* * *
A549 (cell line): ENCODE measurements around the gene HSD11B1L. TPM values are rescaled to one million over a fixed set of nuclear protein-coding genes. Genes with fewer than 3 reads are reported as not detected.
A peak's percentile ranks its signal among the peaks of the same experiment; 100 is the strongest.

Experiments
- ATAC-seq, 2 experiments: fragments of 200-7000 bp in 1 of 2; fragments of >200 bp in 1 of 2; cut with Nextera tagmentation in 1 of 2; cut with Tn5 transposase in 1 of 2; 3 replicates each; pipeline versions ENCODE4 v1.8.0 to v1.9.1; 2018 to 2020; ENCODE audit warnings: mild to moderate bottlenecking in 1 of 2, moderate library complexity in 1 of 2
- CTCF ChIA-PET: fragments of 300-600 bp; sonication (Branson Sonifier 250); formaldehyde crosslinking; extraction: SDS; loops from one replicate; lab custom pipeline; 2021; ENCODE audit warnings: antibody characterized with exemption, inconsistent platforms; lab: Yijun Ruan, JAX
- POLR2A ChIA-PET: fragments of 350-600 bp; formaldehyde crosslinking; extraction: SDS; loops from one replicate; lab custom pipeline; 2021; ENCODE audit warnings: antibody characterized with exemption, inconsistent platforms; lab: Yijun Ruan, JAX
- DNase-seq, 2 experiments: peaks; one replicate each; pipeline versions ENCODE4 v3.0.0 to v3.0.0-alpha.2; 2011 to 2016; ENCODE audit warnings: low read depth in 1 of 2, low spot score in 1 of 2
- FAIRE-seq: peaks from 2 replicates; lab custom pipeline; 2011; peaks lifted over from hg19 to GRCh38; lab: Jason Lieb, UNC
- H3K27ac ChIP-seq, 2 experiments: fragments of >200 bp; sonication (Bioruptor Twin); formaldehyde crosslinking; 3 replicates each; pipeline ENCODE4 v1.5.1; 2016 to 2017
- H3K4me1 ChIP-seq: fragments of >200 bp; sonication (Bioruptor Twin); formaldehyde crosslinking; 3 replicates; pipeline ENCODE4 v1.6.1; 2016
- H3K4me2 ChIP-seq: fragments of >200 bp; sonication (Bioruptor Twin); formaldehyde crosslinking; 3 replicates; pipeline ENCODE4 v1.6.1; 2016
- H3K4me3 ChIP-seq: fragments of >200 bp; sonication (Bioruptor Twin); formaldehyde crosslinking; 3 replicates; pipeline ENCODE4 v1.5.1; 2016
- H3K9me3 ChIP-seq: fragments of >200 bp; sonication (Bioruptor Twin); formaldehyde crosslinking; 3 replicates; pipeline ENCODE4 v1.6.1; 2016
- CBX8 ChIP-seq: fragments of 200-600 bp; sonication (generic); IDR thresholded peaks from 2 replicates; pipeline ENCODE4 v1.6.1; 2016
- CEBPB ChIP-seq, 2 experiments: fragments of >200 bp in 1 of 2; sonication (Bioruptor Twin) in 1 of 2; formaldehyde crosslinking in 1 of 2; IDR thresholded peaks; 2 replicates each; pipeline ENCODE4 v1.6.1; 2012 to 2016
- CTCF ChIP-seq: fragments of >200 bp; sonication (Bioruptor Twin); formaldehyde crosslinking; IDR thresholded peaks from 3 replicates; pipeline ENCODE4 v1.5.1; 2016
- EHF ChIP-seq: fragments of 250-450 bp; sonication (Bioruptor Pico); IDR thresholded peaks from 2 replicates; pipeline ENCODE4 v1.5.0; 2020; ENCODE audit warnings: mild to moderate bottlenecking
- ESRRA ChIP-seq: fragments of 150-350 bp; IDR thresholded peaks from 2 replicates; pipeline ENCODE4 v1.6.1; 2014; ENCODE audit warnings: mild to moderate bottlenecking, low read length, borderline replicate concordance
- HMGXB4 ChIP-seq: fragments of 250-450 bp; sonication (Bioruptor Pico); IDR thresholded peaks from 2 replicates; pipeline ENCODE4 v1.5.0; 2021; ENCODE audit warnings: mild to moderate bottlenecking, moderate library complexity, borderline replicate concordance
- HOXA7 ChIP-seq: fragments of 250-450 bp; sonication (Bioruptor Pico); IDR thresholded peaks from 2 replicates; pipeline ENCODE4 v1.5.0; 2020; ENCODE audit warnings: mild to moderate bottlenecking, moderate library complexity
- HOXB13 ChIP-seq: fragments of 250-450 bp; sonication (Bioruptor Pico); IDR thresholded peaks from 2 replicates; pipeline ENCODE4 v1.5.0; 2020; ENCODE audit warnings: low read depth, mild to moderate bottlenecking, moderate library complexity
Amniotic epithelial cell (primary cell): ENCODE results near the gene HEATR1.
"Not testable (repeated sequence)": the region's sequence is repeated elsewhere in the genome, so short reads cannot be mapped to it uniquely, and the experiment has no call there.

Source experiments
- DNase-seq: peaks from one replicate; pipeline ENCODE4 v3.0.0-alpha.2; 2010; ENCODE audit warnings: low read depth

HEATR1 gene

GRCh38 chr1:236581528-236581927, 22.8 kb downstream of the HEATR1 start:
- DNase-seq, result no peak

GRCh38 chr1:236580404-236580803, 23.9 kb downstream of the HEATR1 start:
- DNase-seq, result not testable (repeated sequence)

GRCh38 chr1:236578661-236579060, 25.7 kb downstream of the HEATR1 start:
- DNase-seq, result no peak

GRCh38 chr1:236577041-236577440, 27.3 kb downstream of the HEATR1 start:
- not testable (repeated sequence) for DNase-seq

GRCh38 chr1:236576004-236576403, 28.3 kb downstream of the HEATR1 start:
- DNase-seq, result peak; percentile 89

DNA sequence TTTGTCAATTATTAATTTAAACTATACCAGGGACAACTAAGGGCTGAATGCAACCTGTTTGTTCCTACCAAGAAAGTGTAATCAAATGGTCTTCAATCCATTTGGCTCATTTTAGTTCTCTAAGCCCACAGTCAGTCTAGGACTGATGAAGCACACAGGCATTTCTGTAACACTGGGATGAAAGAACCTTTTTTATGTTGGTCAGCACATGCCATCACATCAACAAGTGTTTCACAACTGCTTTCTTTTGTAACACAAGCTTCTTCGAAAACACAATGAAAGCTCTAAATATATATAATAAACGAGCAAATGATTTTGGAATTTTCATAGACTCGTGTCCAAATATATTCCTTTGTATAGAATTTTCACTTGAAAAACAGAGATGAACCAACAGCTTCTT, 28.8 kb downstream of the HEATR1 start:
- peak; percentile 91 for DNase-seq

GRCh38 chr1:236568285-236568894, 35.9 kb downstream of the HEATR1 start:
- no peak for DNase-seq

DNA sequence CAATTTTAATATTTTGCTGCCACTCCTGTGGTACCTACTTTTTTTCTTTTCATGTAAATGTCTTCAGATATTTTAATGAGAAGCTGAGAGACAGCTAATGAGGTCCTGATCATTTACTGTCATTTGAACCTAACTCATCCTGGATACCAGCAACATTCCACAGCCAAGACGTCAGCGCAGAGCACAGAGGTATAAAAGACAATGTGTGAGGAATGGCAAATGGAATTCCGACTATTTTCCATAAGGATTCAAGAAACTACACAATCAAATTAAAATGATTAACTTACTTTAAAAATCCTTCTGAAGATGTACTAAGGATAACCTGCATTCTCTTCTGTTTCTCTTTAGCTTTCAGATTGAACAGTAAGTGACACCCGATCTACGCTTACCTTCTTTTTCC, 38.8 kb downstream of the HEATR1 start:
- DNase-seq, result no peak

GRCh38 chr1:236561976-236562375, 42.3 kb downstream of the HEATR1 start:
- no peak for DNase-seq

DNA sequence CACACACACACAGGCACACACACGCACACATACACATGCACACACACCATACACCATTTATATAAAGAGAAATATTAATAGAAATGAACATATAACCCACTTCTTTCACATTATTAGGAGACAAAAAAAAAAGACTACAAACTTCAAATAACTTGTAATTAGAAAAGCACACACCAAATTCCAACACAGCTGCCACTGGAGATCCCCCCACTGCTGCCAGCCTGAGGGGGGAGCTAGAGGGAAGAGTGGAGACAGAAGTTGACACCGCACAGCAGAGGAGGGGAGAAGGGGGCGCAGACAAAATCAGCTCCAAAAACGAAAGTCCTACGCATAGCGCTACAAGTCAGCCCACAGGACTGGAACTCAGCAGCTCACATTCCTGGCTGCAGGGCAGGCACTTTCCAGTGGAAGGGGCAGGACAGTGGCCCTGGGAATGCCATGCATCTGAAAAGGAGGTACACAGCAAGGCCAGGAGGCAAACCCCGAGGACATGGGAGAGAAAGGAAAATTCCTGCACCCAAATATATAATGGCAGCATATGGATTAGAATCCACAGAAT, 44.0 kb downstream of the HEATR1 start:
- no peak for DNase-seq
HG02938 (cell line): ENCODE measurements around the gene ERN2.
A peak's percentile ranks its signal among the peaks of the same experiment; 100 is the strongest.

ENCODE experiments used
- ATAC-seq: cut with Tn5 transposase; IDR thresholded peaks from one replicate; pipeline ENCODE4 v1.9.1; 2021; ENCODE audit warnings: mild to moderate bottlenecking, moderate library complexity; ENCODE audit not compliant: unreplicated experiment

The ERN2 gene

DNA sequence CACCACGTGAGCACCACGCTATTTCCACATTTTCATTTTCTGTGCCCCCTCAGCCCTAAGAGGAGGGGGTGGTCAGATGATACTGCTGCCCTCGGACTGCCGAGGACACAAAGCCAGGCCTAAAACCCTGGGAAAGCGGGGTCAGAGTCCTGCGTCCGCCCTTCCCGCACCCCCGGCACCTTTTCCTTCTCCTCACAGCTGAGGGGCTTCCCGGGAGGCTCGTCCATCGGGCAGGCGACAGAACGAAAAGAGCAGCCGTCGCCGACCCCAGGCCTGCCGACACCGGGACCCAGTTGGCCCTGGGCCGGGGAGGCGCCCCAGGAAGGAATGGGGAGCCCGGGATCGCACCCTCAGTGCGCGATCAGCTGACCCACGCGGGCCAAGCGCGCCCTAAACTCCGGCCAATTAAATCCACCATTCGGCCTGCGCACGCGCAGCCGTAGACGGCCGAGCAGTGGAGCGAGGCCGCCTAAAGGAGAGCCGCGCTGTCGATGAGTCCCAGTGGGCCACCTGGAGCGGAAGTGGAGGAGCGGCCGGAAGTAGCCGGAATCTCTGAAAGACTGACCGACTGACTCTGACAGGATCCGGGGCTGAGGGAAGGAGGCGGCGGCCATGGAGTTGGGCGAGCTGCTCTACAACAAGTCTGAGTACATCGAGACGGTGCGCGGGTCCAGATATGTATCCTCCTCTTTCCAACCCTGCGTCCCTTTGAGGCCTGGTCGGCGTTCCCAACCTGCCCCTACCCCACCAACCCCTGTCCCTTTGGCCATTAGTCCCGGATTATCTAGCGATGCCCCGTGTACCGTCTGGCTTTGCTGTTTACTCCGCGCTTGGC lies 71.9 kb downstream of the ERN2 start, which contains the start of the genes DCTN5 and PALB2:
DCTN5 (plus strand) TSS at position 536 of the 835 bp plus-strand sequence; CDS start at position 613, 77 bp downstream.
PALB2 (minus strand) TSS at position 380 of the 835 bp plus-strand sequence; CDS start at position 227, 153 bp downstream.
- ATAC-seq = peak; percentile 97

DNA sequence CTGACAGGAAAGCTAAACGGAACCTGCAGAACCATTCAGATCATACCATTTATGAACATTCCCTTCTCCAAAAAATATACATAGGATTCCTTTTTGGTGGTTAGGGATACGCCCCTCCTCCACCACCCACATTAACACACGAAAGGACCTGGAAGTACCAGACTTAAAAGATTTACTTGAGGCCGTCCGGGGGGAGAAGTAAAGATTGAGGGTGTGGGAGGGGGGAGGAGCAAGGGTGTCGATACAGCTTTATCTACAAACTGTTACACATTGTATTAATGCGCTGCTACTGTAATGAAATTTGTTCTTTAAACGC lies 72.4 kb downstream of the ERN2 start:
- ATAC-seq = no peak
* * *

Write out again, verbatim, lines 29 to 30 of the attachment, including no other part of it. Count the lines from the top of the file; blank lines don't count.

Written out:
GRCh38 chr1:236580404-236580803, 23.9 kb downstream of the HEATR1 start:
- DNase-seq, result not testable (repeated sequence)